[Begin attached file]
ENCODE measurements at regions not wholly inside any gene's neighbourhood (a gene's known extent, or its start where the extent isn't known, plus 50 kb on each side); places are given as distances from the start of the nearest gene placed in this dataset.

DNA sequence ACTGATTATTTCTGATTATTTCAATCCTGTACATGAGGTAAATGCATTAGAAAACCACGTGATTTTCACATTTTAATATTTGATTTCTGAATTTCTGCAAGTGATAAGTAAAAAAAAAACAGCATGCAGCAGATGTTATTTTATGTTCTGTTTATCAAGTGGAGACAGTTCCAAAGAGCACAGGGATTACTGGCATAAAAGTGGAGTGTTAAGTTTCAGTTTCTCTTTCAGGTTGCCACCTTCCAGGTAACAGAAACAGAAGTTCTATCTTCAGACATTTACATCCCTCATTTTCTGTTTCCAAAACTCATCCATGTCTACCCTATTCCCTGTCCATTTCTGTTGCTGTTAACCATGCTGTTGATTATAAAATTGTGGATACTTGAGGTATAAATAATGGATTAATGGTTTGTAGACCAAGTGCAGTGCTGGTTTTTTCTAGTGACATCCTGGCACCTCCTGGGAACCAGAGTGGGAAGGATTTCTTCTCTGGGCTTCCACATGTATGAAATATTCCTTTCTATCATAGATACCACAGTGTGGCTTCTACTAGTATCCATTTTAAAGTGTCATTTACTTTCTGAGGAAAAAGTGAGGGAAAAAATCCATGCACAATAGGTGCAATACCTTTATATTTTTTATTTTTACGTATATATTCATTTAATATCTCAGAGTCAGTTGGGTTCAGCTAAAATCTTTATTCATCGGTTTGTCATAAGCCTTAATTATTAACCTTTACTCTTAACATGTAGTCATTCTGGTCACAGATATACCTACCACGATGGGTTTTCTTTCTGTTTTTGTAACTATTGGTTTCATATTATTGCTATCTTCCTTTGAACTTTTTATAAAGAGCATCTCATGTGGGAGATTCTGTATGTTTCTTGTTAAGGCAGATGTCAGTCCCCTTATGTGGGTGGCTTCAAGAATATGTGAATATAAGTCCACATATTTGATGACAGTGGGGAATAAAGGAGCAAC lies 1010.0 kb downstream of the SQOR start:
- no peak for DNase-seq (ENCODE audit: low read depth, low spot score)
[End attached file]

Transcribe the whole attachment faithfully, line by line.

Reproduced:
ENCODE measurements at regions not wholly inside any gene's neighbourhood (a gene's known extent, or its start where the extent isn't known, plus 50 kb on each side); places are given as distances from the start of the nearest gene placed in this dataset.

DNA sequence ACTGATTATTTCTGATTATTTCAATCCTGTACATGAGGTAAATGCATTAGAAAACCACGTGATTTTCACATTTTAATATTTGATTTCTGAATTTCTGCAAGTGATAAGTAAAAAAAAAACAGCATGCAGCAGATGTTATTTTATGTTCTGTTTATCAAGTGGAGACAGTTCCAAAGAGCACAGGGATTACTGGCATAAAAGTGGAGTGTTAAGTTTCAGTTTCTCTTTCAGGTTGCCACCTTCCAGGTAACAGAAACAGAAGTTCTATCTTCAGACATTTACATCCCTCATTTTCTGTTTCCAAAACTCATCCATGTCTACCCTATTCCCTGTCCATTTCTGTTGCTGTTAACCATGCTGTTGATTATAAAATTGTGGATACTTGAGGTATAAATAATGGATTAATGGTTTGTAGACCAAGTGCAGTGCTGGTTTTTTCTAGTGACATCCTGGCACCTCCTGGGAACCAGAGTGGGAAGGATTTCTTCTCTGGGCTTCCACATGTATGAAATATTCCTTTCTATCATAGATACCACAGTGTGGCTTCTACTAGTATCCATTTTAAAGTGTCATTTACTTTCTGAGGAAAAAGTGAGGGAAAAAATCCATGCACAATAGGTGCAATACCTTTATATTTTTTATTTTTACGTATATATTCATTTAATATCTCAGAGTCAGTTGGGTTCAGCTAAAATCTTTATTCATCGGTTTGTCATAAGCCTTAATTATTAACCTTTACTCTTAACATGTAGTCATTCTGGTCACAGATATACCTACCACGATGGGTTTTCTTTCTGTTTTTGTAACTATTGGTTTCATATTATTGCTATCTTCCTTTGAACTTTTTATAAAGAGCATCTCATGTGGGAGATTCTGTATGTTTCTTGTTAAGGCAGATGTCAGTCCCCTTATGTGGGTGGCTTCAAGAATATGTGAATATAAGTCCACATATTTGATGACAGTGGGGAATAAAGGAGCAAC lies 1010.0 kb downstream of the SQOR start:
- no peak for DNase-seq (ENCODE audit: low read depth, low spot score)